They're probably the most useful thing, but I'd also recommend at least knowledge of functional harmony (tonic, dominant, predominant). Personally, I like to know as much as possible, and in fact I find most of my inspiration comes from new (to me) music theory ideas. I also find it speeds up the trial-and-error process, because I know what usually works and what doesn't.
Not to say I always strictly stick to music theory, but knowledge of the rules means you can break them more effectively
The more you learn of anything generally comes with diminishing returns.
You spend a little while learning some harmony to back said scales up, maybe learning how to derive the chords from the scale then cool, your productions would probably get a little more advanced. Try it out, if you don't like using theory, then abandon it.
Don't take my word for it as I'm no expert, nor the most "musical" person on the forum, but this is my personal experience.
I've tried learning to play the piano traditionally, scales first, then some songs.
I've noticed some improvements in my skills, but I found it overly boring and dull and killed piano for me.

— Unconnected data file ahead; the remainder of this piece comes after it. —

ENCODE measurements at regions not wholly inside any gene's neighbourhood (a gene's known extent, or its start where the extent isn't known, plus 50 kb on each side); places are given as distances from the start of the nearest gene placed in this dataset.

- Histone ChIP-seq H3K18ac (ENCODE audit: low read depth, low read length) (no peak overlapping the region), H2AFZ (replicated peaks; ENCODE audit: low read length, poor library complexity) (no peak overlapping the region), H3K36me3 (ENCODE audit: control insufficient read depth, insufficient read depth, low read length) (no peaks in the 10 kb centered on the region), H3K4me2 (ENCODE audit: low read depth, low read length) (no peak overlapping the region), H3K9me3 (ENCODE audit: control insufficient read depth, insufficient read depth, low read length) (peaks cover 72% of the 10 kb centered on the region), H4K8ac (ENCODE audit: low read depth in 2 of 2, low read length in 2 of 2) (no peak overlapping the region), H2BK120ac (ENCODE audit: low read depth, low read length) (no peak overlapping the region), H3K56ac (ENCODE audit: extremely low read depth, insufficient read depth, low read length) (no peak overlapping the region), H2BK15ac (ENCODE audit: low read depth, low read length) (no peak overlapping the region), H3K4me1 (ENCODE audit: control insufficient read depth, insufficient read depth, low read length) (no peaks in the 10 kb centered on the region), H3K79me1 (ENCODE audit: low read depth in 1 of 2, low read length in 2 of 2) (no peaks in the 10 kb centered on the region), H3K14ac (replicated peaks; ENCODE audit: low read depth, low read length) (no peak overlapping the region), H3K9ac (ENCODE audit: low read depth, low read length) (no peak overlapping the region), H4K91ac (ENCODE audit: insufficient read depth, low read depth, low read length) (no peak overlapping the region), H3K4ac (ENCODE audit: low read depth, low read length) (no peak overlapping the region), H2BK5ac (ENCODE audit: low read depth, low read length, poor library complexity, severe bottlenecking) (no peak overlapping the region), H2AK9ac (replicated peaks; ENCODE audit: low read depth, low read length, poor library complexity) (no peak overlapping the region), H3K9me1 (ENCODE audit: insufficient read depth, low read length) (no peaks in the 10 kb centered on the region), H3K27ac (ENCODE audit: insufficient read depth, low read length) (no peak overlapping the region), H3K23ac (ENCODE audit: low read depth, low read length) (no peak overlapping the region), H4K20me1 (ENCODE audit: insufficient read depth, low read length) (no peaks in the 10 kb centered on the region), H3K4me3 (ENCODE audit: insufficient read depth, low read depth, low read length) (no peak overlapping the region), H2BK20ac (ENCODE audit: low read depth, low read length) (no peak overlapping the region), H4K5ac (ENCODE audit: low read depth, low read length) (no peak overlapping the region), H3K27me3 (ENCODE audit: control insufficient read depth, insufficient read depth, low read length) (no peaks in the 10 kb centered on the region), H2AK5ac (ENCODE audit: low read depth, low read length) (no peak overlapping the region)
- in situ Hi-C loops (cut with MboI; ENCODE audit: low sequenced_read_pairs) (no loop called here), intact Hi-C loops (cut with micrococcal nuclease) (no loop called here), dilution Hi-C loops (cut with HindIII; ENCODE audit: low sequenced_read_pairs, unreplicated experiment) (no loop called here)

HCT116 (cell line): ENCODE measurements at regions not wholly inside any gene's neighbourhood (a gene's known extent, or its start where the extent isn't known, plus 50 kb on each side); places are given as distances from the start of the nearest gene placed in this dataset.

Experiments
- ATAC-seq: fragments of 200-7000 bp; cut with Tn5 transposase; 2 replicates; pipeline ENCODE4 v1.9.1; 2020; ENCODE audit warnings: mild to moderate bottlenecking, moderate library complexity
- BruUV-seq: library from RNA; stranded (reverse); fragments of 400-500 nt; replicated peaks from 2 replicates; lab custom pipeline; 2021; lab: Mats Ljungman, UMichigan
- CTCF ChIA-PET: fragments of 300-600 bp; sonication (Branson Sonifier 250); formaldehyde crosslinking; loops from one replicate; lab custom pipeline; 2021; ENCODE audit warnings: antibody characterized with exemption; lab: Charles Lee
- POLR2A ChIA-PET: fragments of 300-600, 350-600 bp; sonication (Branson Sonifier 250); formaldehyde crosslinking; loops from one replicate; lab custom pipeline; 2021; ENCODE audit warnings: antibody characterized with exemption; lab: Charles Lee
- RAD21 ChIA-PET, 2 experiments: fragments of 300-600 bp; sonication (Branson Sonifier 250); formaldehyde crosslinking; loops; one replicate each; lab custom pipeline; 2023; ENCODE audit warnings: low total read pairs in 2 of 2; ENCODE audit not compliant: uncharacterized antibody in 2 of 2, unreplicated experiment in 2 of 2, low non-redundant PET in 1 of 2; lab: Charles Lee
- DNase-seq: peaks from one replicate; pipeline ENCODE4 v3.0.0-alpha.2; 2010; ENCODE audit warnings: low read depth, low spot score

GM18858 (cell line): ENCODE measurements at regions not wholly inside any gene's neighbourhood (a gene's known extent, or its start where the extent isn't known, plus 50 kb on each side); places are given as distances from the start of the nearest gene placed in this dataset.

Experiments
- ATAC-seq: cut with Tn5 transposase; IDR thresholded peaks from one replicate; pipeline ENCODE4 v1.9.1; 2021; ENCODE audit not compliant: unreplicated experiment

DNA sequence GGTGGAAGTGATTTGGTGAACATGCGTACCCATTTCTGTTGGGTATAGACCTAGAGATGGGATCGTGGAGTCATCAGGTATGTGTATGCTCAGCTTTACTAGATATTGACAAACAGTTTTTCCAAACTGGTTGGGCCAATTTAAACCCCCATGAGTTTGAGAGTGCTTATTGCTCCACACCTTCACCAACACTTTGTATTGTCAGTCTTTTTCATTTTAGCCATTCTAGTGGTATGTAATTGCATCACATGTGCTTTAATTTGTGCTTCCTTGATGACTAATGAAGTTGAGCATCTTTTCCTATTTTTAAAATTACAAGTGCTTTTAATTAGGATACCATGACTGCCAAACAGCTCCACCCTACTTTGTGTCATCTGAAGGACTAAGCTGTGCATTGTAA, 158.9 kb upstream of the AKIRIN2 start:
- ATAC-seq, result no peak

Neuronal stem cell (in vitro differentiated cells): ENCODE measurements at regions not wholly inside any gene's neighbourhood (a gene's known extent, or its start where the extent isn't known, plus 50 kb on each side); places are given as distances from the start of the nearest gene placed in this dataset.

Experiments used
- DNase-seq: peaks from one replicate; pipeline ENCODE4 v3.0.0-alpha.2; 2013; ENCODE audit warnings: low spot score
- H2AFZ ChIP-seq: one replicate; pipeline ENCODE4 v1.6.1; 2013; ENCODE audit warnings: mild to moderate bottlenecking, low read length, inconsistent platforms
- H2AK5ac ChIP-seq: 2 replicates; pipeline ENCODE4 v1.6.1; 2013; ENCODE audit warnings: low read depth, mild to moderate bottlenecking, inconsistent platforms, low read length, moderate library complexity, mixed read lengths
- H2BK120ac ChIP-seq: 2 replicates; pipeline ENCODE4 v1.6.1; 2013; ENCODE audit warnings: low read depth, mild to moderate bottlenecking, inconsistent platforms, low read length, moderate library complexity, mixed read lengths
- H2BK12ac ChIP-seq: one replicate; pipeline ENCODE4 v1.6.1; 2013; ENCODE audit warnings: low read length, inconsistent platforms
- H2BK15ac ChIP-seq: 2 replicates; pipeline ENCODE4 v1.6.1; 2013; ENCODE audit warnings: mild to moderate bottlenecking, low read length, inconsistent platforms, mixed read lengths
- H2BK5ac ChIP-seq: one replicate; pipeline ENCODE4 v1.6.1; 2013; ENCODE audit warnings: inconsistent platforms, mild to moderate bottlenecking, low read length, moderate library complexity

Then recently I decided to try a different approach, I stumbled upon a book called Play Piano in a flash, which suggested a different approach, learn how to read notes on a sheet, find a song you like on lead sheet, learn the chords to that song, play the melody with the right hand.
Maybe not the best way to learn, but I noticed that this, together with that little theory I knew, really helped me improve.
And as a side effect made me like the piano again.
If you were to make music in a box, sealed off from the rest of the world and all of its information, and could only bring one piece of musical knowledge with you to build on for the rest of your life, then maybe scales would be the thing to know.
In the real world, I think a more practical thing to know would be how to learn make basic major and minor chords (they form 2 different shapes; it is EASY). This would let you learn to play the chords for any song you like, teaching you what chords sound good together, which would basically lead you to knowing scales without having studied them to begin with. Even if you just knew how to make chords and just experimented to find which ones sound good together, it still seems like it would be more useful overall than just learning scales and then figuring out what chords are in them, etc. That's basically how I learned music. When I studied theory, years into playing, it just filled in some gaps in the knowledge I had built by playing. I think it's kind of a mistake to study theory from the beginning. Just learn to play what you like and it will gradually fall into place, piece by piece.